Ewart Mackintosh was born in Brighton, the son of a Scottish father and an English mother. He owed his first name to his maternal grandfather James Guiness Rogers’s friendship with the British prime minister, William Ewart Gladstone. He was educated at Brighton College and then St Paul’s in London where he edited the school magazine. From there he won a scholarship to Christ Church College, Oxford in 1912 where he read classics.
On the outbreak of WWI he tried to enlist but was rejected on account of poor eyesight. He was however successful at the second attempt and joined the Seaforth Highlanders as a second lieutenant. After being wounded and gassed at the Battle of the Somme in 1915, he underwent a period of convalescence in England after which he was involved in the training of cadets. Whilst there he became engaged to Sylvia Marsh, a VAD. He returned to the front the following year and in 1917 lost his life at the Battle of Cambrai after being shot by a sniper. He was regarded by his men as a courageous and compassionate leader and was awarded the Military Cross for heroism after a raid on a German trench, although he said he would rather have the boys’ lives.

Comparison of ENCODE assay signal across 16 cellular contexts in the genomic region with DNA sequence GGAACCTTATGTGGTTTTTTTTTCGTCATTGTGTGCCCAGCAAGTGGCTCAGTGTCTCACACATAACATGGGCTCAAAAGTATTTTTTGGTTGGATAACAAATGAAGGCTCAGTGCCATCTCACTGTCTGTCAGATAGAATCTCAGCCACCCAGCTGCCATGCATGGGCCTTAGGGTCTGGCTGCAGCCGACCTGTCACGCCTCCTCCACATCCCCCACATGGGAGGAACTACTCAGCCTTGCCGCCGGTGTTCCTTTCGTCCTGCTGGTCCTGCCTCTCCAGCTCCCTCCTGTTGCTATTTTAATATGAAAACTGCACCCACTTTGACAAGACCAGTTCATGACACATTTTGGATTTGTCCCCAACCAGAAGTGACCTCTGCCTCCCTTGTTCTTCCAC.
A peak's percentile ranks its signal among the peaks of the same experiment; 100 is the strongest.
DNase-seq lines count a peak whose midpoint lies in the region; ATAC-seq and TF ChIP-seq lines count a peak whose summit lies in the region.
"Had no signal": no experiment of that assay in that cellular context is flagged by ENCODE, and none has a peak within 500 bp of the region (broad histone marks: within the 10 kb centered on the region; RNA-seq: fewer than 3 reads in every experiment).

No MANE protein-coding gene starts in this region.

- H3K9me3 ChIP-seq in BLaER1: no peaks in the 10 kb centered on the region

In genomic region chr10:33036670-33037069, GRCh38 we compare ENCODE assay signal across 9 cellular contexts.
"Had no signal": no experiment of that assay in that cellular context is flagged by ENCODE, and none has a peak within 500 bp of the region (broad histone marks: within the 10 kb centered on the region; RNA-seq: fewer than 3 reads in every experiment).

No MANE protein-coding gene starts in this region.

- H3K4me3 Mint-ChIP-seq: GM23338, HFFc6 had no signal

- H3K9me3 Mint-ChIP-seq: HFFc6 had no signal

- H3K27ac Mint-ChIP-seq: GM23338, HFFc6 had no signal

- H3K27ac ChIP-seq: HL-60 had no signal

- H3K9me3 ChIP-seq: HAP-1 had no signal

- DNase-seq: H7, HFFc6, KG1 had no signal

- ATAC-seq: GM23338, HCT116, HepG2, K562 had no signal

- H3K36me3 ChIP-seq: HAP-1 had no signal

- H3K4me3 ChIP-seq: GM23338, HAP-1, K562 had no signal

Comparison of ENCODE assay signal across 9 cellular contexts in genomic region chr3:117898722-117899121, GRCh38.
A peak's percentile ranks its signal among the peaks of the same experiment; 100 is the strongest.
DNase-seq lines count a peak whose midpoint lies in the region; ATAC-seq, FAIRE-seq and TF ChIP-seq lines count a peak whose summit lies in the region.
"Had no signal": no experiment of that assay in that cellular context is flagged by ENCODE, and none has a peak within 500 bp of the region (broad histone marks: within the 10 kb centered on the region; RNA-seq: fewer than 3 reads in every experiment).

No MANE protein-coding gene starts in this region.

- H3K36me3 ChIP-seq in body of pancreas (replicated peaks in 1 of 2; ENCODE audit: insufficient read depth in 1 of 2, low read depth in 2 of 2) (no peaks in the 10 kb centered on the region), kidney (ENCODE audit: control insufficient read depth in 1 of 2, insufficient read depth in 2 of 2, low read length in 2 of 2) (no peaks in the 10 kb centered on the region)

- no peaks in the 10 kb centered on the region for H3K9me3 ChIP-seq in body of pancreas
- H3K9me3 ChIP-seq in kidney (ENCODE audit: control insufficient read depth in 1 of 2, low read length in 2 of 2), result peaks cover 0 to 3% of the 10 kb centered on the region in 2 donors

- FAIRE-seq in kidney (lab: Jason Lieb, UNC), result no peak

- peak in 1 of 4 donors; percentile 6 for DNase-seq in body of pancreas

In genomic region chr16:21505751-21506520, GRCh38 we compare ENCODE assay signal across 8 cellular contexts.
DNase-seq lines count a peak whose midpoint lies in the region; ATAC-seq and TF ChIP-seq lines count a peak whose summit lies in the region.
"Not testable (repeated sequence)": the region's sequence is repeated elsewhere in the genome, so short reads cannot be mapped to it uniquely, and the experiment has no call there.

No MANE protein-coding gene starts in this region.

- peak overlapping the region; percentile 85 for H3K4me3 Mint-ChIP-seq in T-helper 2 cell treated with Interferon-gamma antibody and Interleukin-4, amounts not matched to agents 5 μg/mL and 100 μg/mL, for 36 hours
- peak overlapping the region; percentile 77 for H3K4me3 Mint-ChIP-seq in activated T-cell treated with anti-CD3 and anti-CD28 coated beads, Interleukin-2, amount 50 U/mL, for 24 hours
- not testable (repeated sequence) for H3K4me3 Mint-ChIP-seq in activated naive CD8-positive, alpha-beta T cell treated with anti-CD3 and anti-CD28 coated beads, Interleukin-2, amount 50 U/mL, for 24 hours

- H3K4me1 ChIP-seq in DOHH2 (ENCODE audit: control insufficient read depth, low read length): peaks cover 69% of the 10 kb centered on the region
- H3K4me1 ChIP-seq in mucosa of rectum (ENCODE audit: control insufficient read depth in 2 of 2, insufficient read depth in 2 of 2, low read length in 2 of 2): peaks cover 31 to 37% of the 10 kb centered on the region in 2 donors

His war poetry has come to be more highly regarded in recent times and exhibits a deep sympathy for the sufferings of the men under his command and a sense of duty to his fellow soldiers. Particularly noteworthy are his poems Cha Till Maccruimein, To my Sister, In Memoriam, written for David Sutherland, a member of his platoon who died in battle ,and In No Man’s Land which ends with “Get back to your trench, you blighter, I really can’t shoot a man with a cold”. The last two lines of his poem The Creed on the frieze of the Scottish American war memorial in Edinburgh read “If it be life that waits, I shall live forever unconquered. If death, I shall die at last strong in my pride and free”.